Thursday, March 27, 2014

Book Review: Hollywood Digs: An Archaeology of Shadows by Ken LaZebnik



In addition to wanting to work in the entertainment industry, part of the reason I moved to Los Angeles was to be able to live in an area where so much Hollywood history has taken place. To me Los Angeles is like an amusement park for Hollywood history nerds. Instead of different themed "lands" you have different neighborhoods, each containing their own unique stories and landmarks. The trouble is if you don't know what you are looking for you might completely miss out on some of these fascinating stories. There are many interesting Hollywood stories that are hidden or forgotten, they just need to be uncovered.

In his book, Hollywood Digs: An Archaeology of Shadows, author and screenwriter Ken LaZebnik has done just that - he has dug up some Hollywood stories that have been buried over time and where only shards of history remain. Each chapter focuses on a particular item or place that lead into untold histories involving such subjects as Dick Powell, Marlon Brando or Judy Garland. A street sign in Encino is used to begin a story about F. Scott Fitzgerald during his final days living in a cottage on the estate of Edward Everett Horton. In another chapter a plaque at the legendary Sportsman's Lodge in Studio City honoring stuntman (and father of actress Sally Field) Jock Mahoney, is the starting point for an essay about the stuntman's tragic life.

One of my favorite stories involves LaZebnik visiting a Los Angeles garage sale at Sunshine Terrace, up Laurel Canyon, where he uncovered a binder that included on the first page the note, "Melville Shavelson: THE LITTLE BUGLER." It turned out to be that LaZebnik was in the home of a former president of the Writers Guild of America, West, as well as a successful Hollywood writer,  but who today is largely forgotten. Shavelson got his break as a joke writer for Bob Hope but then went on to write screenplays like HOUSEBOAT with Cary Grant and Sophia Loren and CAST A GIANT SHADOW with Kirk Douglas. What LaZebnik found at the garage sale was a binder containing an unfinished script that Shavelson had started late in his career. LaZebnik, who purchased the binder containing the screenplay, uses this as the starting point to tell us more about who Shavelson was and what the notated, unfinished screenplay reveals about Shavelson.

LaZebnik's writing is very natural and does an excellent job of painting a picture of the places and people he writes about. In the chapter "A Neighborhood Walk"  LaZebnik writes about the homes of George Wendt and Ed Begley Jr. and how several decades prior the same neighborhood was home to Donald O'Connor, Farley Granger, and Marilyn Monroe who once lived briefly in a guest house in the area. LaZebnik shares little anecdotes as he leads the reader along the way. I felt like LaZebnik was giving me a personal tour of his neighborhood in the Valley and I was right behind him as he pointed out key points of Hollywood history.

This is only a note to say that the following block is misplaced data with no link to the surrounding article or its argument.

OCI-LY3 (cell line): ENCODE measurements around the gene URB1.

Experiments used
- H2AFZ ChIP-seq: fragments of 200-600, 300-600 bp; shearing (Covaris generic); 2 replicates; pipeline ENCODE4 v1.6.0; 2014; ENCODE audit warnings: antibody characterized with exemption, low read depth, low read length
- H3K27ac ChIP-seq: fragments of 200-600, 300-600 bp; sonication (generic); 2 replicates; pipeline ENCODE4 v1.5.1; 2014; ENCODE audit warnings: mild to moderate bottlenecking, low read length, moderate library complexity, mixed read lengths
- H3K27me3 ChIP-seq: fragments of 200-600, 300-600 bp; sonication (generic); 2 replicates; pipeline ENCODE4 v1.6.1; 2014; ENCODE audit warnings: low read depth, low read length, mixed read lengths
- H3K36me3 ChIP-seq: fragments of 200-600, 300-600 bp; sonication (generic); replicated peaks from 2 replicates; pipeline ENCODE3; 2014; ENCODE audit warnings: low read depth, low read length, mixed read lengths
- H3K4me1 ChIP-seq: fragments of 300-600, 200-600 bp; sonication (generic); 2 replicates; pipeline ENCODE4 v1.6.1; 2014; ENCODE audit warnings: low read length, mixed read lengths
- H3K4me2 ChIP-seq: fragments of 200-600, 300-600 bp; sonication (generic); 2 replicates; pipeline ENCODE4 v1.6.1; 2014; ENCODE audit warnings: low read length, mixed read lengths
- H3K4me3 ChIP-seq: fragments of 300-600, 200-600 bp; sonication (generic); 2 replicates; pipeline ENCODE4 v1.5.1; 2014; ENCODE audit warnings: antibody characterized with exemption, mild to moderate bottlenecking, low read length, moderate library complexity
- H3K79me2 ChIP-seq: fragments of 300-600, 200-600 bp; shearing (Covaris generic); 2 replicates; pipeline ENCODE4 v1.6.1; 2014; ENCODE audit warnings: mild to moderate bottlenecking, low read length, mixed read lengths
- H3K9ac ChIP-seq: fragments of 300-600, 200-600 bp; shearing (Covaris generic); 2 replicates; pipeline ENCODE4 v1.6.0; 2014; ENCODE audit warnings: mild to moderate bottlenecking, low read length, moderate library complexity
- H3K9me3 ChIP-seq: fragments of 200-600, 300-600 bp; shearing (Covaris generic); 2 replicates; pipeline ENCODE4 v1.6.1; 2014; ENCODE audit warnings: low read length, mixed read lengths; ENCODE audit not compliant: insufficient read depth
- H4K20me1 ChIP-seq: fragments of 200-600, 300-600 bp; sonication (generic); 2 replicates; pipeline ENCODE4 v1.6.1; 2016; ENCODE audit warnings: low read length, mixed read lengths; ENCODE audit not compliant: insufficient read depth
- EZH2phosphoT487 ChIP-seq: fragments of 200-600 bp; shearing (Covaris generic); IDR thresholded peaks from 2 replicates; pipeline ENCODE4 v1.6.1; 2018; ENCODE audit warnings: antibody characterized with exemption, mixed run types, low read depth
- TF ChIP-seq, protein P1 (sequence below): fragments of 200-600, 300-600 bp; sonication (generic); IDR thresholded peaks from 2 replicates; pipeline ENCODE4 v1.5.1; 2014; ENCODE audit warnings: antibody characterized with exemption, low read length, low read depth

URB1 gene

If you enjoy Hollywood history you will have fun reading this book. Hollywood Digs is a fast read with each chapter focusing on a different subject. Also to be admired are the over sixty stunning photographs that fill the pages that come from the collection of master photographer, Leigh Wiener. The images include photos of Shirley Jones, Jimmy Stewart, Groucho Marx, and Paul Newman to name a few.

Recommended for fans of books like Peter Bogdanovich's "Who the Hell's in It" or "Celebrity Circus" by Charles Higham and anyone interested in unique Hollywood history.

Hollywood Digs: An Archaeology of Shadows will be released on April 1, 2014.

If you live in the Malibu area, on Sunday, March 30th at 3pm Diesel, A Bookstore will be hosting a publication party with author Ken LaZebnik.

Special thanks to Julia Drake Public Relations for sending a copy of the book for review.

3 comments:

Jacqueline T. Lynch said...

Sounds very interesting.

Tancanary said...

Perhaps one day Robby shall write a book in a similiar vein. Put me down for a copy! Thanks for the heads up. I wonder if you have other fave books on Hollywood in general that you recommend?

Tancanary said...

Perhaps Robby will one day write a book in a similar vein? We can but hope! Thanks for the rec' on this book. So many great film related books out there. I am currently reading "A Private View" by Irene Mayer Selznick..excellent.

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